Many of our Escondido readers are probably used to seeing news reports about business that file of bankruptcy. Indeed, many previous posts here have detailed some examples of companies that file for Chapter 11 bankruptcy - businesses like clothing retailers and sporting goods stores. Some people may think, "Oh well, another company that wasn't selling something that people wanted to buy." But, is there more to it than that? How do businesses end up filing for Chapter 11 bankruptcy? There is no short answer, but there are some concrete possibilities in almost every case. In Part I of a two-part series, we will examine some of the possible reasons.
First, there is a concept that has been mentioned here previously: adapting to the marketplace. We are all familiar with some huge companies that no longer exist due to the failure to adapt to the times - such as Eastman Kodak, the former mega-camera and film company. Digital cameras ended up sinking that company as consumers switched to a newer and easier way to take pictures.
But, selling a product that is no longer needed isn't the only way a company can fail to adapt. A company can also fail to adapt to how consumers are making their purchases. The best example of this is probably clothing retailers that have a heavy mall presence throughout the country. Consumers are shifting more toward internet shopping and away from retail locations. The failure to adapt can decrease a company's value very quickly.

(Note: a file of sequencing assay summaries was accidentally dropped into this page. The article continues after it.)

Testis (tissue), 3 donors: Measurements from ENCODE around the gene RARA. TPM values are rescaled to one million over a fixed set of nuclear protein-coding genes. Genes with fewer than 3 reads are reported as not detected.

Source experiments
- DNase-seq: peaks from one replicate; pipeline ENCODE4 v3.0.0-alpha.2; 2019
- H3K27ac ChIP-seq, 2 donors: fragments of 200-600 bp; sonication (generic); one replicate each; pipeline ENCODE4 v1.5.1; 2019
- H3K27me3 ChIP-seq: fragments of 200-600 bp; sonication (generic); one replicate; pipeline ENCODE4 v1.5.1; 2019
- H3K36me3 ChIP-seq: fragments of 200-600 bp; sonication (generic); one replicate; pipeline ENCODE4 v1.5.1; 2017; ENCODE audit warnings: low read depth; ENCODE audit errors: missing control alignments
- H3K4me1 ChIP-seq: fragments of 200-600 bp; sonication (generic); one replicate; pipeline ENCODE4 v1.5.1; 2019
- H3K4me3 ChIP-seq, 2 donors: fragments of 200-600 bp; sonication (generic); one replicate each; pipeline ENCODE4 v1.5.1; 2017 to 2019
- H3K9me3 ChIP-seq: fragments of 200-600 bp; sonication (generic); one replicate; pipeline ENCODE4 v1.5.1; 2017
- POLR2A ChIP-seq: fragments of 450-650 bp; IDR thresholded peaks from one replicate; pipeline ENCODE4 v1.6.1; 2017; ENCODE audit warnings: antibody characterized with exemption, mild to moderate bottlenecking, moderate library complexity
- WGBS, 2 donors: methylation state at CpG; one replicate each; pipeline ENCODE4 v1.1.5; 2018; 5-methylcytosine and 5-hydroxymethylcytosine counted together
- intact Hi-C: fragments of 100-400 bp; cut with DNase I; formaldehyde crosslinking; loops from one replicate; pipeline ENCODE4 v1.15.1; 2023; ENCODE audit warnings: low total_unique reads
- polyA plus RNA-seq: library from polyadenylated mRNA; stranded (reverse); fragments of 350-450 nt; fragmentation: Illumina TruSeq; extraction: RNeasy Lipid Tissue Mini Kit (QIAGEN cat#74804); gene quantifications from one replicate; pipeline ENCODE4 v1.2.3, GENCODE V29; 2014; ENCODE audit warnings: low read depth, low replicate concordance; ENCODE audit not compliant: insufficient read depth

Next, and somewhat tied to adapting, there is the issue of expanding too quickly. In this instance, think Krispy Kreme Donuts. The company expanded at a seemingly exponential rate, with donut shops opening throughout the country. But it was an expansion that was too quick to support sustainability, and the company was forced to severely constrict as a result. Part II of this series will take a look at a couple more common problems that lead to a business bankruptcy: problems with business concepts and ownership decisions.
Source: footwearnews.com, "4 Critical Mistakes That Lead Business to Bankruptcy," Sheena Butler-Young, Sept. 19, 2016